Arthur L. Chilton and the A. L. Chilton Foundation have been instrumental to the success of the Department of Biochemistry at UT Southwestern Medical Center.
Mr. Chilton was the founder of Sky Broadcasting System, with radio stations broadcasting from Texas, Louisiana, and Arkansas. Mr. Chilton was also an active and very generous philanthropist, creating the Chilton Foundation in 1945 to support medical research, youth organizations, and other charities.
He began supporting UT Southwestern students in Biochemistry in the 1950s because of an interest in lipid metabolism and research related to obesity. That grew into a sustained and long-term commitment to support the Department of Biochemistry.
Mr. Chilton died in 1973, but through his close friend, the late T. Andrew Bell, and subsequently his widow, Mar Nell, and daughters, Bonnie Harding and Pattie Brown, his legacy as a forward-thinking benefactor continues at UT Southwestern Medical Center.
Andrew G. Myers, Ph.D.
"Bringing the Full Power of Chemical Synthesis to Bear on the Discovery of New Antibiotics"
April 24, 2013
About Dr. Myers
Andrew G. Myers graduated from MIT in 1981 with a Bachelor of Science degree. He was introduced to chemical research as an undergraduate in the laboratory of Professor William R. Roush, and went on to study with Professor E.J. Corey from 1981-1986 at Harvard University, both as a graduate student and then briefly as a postdoctoral researcher.
Myers began his independent academic career at Caltech (1986), where he was Assistant, Associate, and then Full Professor (1994). In 1998, he moved to the Department of Chemistry and Chemical Biology at Harvard University, served as Chair of the Department from 2007-2010, and is currently Amory Houghton Professor of Chemistry.
Professor Myers' research program involves the synthesis and study of complex molecules of importance in biology and human medicine. His group has developed laboratory synthetic routes to a broad array of complex natural products, including the ene-diyne antibiotics neocarzinostatin chromophore, dynemicin A, N1999A2, and kedarcidin chromophore, undertakings greatly complicated by the chemical instability of all members of the class.
His laboratory developed the first practical synthetic route to the tetracycline antibiotics, allowing for the synthesis of more than 3,000 fully synthetic analogs (compounds inaccessible by semi-synthesis: chemical modification of natural products) by a scalable process.
A portfolio of clinical candidates for the treatment of infectious diseases, all fully synthetic tetracycline analogs, are currently in development at Tetraphase Pharmaceuticals, a company Myers founded. In addition, the Myers laboratory has developed short, practical, and scalable synthetic routes to the saframycin, cytochalasin, stephacidin B-avrainvillamide, and trioxacarin classes of natural antiproliferative agents, in each case by the modular assembly of simple components of similar synthetic complexity.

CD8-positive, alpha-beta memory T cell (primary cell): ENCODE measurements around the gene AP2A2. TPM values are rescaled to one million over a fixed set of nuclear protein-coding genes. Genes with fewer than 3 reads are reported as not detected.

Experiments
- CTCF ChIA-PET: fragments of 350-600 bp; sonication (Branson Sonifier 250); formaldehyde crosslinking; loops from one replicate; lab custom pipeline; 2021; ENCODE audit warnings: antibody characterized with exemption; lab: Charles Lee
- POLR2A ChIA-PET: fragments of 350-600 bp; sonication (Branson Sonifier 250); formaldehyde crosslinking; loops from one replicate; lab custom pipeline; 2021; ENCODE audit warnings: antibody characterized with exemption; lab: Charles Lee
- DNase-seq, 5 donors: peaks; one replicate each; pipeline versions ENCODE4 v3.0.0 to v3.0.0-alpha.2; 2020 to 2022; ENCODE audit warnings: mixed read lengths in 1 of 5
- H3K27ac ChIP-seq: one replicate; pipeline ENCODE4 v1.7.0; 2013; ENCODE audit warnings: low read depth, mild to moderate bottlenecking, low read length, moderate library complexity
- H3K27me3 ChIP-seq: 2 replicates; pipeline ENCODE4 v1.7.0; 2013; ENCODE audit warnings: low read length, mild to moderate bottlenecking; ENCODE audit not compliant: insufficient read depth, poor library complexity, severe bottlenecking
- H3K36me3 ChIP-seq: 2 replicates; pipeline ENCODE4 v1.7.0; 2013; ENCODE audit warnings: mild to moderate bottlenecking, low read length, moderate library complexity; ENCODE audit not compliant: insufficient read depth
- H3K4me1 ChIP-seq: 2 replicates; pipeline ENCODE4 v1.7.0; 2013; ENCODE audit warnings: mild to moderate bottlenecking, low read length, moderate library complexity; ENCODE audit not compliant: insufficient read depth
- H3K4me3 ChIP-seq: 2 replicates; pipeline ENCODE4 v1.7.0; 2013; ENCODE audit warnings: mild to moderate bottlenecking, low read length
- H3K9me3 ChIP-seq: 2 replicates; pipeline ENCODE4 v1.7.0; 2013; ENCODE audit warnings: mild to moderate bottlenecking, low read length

His group has reported synthetic routes to the natural products epoxybasmenone, cyanocycline, terpestacin, salinosporamides, and cortistatins A, J, K, and L.
Increasingly, the Myers laboratory is dedicated to the development of highly convergent synthetic pathways that (1) provide practical, scalable solutions for the construction of molecular classes multiplicatively expanded by (2) incorporation of modular variations.
Assisting the Construction of Complex Molecules
Myers and his students have also developed numerous reagents and procedures of general utility in the construction of complex molecules. These include:
- The development of methodology for the preparation of highly enantiomerically enriched ketones, aldehydes, alcohols, carboxylic acids, organofluorine compounds, a-amino acids, and molecules containing quaternary carbon centers using pseudoephenamine and pseudoephedrine as chiral auxiliaries
- A method for the reductive deoxygenation of alcohols that does not involve metal hydride reagents
- Methods for the stereoselective synthesis of alkenes from sulfonyl hydrazones
- A stereospecific synthesis of allenes from propargylic alcohols
- 1,3-reductive transposition of allylic alcohols, a silicon-directed aldol addition reaction
- A method for the reductive coupling of aldehydes and allylic alcohols
- The discovery of the powerful reductant lithium amidotrihydroborate
- The use of a-amino aldehydes in synthesis
- Methods for the synthesis and transformation of diazo compounds, a highly diversifiable method for the synthesis of isoquinolines, as well as others.
In addition they have identified and studied transformations of fundamental importance in chemistry such as the allene-ene-yne®a,3-dehydrotoluene, 1,6-didehydrotolu-ene-annulene®1,5-naphthalenediyl, and neocarzinostatin biradical-forming cycloaromatization reactions, as well as the decarboxylative palladiation reaction.